Ask Mint Money | Tax is not payable on any sum received on occasion of marriage

Ask Mint Money | Tax is not payable on any sum received on occasion of marriage

What is the difference between tax-free bonds and taxable bonds in terms of pre-tax and post-tax benefits?


Generally speaking, the main difference between a taxable bond and a tax-free bond is that while interest accrued on a taxable bond is taxable, the interest accrued on a tax-free bond (which are notified by central/state government, government company, scheduled banks etc.) is exempt from income tax.

Also, the market yield in a taxable bond is higher as compared with that from a tax-free bond.

My relatives had gifted me around 7 lakh cash for my marriage early this year. Will it be taxable and what amount do I have to pay as tax?

-Mukund Deb

Any sum of money received on the occasion of marriage is exempt from tax under section 56(2)(vii) of the Income-tax Act. Accordingly, 7 lakh received by you on the occasion of your marriage should not be taxable in your hands. However, since it is a big amount and is received in cash, the tax officer may question the source of such income if your return of income is picked up for scrutiny.

Therefore, it is advisable to keep a record of the exact break-up of 7 lakh as different sums of gift received from different relatives, so that you are able to demonstrate the source of income in case of any questioning by the tax officer in the future.

However, if the amount is further invested elsewhere, any income derived therefrom will be taxable depending on the nature of income so earned.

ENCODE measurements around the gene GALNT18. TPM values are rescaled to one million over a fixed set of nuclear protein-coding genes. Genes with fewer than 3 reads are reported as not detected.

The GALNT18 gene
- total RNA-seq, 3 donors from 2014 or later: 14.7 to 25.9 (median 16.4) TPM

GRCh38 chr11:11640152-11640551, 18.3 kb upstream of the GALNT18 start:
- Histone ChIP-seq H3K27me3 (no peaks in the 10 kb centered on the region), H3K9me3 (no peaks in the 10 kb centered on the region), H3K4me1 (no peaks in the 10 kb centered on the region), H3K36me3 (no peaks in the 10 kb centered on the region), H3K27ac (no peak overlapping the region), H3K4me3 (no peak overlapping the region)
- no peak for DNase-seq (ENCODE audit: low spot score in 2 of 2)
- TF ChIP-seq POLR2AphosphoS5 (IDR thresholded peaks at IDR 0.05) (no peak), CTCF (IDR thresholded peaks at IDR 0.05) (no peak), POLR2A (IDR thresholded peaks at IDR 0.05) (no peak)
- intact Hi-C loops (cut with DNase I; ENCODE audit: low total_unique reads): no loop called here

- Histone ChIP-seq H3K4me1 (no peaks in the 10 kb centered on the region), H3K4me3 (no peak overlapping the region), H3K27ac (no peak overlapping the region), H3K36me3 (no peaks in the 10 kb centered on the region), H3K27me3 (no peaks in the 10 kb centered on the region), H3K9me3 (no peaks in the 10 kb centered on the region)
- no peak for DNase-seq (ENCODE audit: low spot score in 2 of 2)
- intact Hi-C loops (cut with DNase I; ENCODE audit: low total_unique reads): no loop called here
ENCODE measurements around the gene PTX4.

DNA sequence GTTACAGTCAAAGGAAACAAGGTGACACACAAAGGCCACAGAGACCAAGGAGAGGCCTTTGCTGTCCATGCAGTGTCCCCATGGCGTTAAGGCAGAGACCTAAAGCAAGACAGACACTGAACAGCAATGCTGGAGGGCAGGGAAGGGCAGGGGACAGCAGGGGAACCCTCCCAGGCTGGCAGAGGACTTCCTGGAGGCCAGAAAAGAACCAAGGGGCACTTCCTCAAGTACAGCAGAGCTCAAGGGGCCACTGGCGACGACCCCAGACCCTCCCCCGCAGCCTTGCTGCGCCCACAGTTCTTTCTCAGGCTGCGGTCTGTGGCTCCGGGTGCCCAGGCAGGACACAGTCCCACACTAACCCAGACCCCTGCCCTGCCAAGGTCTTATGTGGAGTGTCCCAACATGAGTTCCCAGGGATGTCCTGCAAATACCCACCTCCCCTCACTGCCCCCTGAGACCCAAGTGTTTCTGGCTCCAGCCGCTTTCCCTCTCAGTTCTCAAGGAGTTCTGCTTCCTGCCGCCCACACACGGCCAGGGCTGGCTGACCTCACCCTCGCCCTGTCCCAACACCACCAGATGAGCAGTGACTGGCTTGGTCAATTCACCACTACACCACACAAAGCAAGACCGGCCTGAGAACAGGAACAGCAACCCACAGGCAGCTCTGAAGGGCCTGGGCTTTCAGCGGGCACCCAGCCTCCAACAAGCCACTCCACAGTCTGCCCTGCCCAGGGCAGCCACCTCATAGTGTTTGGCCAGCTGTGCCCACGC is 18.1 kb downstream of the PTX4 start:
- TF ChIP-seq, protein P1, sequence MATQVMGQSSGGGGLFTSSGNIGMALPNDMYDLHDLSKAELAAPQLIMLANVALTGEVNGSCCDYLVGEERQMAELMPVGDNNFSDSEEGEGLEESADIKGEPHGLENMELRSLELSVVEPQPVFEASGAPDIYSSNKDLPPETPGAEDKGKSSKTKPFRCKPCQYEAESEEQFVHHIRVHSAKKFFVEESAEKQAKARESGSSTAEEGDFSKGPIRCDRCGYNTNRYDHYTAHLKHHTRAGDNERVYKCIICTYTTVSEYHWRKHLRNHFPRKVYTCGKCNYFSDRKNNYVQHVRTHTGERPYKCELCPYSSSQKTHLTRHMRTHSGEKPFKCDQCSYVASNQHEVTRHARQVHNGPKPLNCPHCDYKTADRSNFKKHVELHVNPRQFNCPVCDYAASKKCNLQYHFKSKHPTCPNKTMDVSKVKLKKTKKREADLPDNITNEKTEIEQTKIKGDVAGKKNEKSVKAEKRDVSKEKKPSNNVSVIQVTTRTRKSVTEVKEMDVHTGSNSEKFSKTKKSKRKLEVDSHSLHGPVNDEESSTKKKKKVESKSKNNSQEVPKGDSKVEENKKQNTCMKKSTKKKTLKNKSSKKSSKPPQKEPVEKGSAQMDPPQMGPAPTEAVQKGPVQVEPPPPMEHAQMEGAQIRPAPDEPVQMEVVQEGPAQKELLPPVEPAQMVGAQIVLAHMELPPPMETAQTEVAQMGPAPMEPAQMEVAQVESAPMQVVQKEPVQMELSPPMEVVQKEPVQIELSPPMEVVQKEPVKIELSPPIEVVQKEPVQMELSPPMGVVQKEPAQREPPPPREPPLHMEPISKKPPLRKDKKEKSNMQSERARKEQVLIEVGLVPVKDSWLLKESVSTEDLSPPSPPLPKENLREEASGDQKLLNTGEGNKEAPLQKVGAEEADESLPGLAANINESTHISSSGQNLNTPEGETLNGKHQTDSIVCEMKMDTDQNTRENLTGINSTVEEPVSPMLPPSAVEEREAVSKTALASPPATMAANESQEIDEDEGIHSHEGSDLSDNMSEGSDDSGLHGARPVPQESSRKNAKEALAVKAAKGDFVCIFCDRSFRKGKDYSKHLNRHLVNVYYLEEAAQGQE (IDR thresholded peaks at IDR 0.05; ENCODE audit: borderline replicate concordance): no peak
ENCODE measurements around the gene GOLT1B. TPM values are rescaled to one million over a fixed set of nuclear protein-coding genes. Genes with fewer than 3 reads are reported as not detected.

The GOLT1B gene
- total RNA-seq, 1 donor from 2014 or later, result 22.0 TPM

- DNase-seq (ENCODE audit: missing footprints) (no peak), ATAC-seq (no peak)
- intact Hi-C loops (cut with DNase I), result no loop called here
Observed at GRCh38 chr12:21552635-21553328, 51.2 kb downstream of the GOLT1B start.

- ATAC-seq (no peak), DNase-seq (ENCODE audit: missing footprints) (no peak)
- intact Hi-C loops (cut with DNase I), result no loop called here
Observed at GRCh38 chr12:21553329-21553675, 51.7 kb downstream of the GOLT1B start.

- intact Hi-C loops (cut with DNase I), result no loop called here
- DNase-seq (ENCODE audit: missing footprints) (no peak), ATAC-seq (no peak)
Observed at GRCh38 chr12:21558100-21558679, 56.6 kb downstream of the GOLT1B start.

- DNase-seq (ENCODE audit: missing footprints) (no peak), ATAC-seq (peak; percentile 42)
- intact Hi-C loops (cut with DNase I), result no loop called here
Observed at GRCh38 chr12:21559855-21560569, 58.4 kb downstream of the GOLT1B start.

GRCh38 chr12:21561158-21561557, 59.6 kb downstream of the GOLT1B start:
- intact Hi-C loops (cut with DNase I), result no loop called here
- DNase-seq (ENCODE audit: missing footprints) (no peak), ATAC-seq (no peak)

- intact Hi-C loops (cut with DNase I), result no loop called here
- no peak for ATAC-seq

I surrendered a unit-linked insurance plan (Ulip) after keeping it for five years. I received 3,000 more than the total premium I paid. Will this amount be classified as capital gain?

-Amit Phatak

Investment in Ulips is eligible for deduction under section 80C up to 1 Lakh. However, section 80C also provides that if a Ulip is surrendered before five years, the entire deduction claimed till the year of surrender shall be treated as the income of the year in which the Ulip is surrendered.

In your case, since the Ulip has been surrendered after five years, deduction allowed in earlier years shall not be treated as income in your hands. However, since units acquired in a Ulip may be classified under the definition of the term “securities" as per the Securities Contracts Act, 1956 and thus a capital asset, gain arising from surrender of Ulip will be taxable as long-term capital gains (since units were held for more than 12 months). Also, in case such a Ulip is categorized as an equity-oriented fund and securities transaction tax is deducted, then the gain of 3,000 will be tax exempt as per section 10(38) of the Income-tax Act.

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